Born in 1943 in Pittsburgh, Pennsylvania, Benson started performing at the age if eight, and recorded his first single a year later, although it did not garner much success for him at the time. After graduating high school, Benson found work as a sideman, and recorded his first record as band leader, The New Boss Guitar of George Benson in 1964, aged just twenty-one. Amazingly, his guitar during these early years was hand-built for him by his stepfather!

Benson continued a prolific run of albums throughout the sixties & seventies, often with some big jazz names guesting (Earl Klugh played guitar in his band for two albums and tours in 1972-73). He even found time to perform on the Miles Davis track ‘Paraphernalia’ from Miles In The Sky (1968). To date, Benson has released thirty-six albums across the last six decades and still tours regularly, which certainly puts plenty other musicians to shame!

Guitar Style

A lifelong user of archtop guitars, such as his signature Ibanez models, Benson’s playing style comes directly from his hero and number one influence, Wes Montgomery. Like Montgomery (and Klugh), Benson doesn’t use a guitar pick, nor does he employ the conventional classical method in his fingerpickng. Instead, all three make extensive use of their thumbs. When using his other right hand fingers, Benson seems to use the rest stroke style of Django Reinhardt.

What sets Benson apart is his speed, all while remaining fluid and innately soulful. It’s hard to maintain a melodic heart during such fast runs, although Benson’s habit if singing/scatting his guitar lines while improvising them probably helps!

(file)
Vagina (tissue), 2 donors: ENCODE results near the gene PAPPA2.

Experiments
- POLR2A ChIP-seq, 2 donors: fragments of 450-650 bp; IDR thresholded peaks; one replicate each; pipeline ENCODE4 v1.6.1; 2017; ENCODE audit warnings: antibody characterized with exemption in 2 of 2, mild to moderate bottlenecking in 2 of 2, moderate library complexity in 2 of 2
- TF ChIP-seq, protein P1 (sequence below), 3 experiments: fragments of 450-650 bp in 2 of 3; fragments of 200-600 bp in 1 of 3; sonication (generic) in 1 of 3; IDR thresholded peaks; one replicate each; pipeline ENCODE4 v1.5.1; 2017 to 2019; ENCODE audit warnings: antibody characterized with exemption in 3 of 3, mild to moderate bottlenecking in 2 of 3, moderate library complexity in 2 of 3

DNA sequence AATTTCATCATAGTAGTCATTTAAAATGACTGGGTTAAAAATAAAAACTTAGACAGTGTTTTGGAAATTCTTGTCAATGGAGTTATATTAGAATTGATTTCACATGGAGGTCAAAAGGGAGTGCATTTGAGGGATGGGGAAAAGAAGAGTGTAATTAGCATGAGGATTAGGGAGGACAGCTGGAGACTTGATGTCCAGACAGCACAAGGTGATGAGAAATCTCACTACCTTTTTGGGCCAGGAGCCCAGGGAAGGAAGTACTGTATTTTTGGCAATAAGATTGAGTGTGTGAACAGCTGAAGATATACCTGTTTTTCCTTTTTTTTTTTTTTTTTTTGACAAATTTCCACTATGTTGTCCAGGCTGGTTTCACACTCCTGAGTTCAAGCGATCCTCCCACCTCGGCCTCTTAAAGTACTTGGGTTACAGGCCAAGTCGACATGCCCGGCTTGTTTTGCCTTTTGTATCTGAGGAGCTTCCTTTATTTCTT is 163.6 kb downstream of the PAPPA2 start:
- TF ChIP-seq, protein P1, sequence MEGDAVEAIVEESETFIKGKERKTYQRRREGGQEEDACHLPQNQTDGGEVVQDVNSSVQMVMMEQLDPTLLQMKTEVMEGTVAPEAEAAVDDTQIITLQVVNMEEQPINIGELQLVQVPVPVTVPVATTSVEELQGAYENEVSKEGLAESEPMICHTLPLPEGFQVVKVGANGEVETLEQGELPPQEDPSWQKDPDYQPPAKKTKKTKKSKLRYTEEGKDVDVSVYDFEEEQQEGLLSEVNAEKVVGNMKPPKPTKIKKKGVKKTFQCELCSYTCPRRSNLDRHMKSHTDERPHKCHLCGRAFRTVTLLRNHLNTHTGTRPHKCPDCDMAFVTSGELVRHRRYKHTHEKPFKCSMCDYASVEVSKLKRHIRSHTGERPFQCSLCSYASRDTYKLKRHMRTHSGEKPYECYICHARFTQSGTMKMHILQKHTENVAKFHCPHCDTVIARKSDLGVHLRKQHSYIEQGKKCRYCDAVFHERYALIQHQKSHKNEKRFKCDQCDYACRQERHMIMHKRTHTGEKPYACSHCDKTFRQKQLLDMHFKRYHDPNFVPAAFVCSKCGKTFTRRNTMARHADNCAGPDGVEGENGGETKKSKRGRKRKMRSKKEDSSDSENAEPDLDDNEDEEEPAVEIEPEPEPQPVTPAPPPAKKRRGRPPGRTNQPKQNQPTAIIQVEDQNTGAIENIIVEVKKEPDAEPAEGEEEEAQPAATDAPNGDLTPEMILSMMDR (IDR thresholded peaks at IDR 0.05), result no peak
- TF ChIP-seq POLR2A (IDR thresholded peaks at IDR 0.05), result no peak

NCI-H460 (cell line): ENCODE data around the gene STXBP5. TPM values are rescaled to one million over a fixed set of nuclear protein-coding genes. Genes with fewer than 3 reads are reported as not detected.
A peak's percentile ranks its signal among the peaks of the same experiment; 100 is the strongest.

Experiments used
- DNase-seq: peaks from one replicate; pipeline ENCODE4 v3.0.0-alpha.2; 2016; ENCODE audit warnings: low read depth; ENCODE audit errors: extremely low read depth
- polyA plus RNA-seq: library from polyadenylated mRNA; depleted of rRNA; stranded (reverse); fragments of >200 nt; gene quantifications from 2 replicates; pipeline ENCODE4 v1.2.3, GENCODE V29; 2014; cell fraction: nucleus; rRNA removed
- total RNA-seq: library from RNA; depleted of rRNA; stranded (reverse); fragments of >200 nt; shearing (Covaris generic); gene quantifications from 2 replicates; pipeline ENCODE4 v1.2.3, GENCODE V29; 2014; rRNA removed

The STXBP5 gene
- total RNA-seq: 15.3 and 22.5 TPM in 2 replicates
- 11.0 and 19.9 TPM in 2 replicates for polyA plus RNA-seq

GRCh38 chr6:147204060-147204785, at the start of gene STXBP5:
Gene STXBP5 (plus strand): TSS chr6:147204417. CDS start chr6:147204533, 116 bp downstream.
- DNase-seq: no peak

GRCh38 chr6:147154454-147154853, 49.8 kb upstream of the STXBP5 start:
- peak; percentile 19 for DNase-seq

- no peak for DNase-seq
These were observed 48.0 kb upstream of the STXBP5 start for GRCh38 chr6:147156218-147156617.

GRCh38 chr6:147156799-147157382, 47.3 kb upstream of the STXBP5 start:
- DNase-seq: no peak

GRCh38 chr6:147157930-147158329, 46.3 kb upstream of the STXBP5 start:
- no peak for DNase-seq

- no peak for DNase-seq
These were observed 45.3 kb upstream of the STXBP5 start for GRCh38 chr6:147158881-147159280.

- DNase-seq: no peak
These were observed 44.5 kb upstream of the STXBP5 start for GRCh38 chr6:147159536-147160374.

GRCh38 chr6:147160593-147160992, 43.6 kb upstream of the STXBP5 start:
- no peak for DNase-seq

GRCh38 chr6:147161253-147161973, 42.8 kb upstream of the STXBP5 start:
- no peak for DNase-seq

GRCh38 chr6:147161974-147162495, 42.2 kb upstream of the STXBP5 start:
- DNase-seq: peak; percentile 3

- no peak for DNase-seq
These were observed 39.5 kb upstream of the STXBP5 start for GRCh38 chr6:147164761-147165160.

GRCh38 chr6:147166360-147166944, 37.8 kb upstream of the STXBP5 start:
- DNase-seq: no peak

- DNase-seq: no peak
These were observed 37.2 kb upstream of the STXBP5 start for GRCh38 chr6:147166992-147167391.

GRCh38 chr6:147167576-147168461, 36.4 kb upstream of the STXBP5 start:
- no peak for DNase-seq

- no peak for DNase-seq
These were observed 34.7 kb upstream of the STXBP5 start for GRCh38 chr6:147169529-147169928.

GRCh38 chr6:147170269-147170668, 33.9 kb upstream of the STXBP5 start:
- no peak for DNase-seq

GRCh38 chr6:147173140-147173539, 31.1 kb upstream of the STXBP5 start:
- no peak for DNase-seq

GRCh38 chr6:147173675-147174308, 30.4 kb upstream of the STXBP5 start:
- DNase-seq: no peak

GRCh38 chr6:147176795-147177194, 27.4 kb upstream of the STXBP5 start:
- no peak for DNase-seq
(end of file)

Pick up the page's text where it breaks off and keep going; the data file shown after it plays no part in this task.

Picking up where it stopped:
Essential listening

To be honest, Benson’s back catalogue is chock full of amazing guitar work. However, if you’d prefer to stay away from the singing, anything before the 1976 album/hit instrumental Breezin’ is your best bet. Personally, I’d recommend White Rabbit (1972) and the wonderfully titled Giblet Gravy from 1968 (featuring fellow jazz legends Herbie Hancock & Billy Cobham, among others) for starters.

Good King Bad (1976) shows where Benson’s style was heading, with a tighter, funkier backline, which some critics believe led to more focused phrasing in his guitar playing. The title track from this album, Theme from Good King Bad, demonstrates Benson’s soloing prowess wonderfully. Yes, the main theme might sound a little dated to our ears, but stick with it. The guitar solo (over the song’s B section) starts with octave melodies, then three notes at once, moving as melody chords, before Benson really starts to cut loose with some dazzling – yet tasteful – single note phrases.

One of the things that I love about this solo in particular is Benson’s choice of landing note. Namely, where he ends his phrases, and how they relate to the chords underneath. This is something I plan on exploring deeper in a future post, but it’s worth summarising here: with a strong opening and a tight landing will make almost all solos (or the phrases they are made up of) sound great. This is something Benson has done throughout his career, and he still seems to be going strong, continuing to record and perform through his eightieth decade…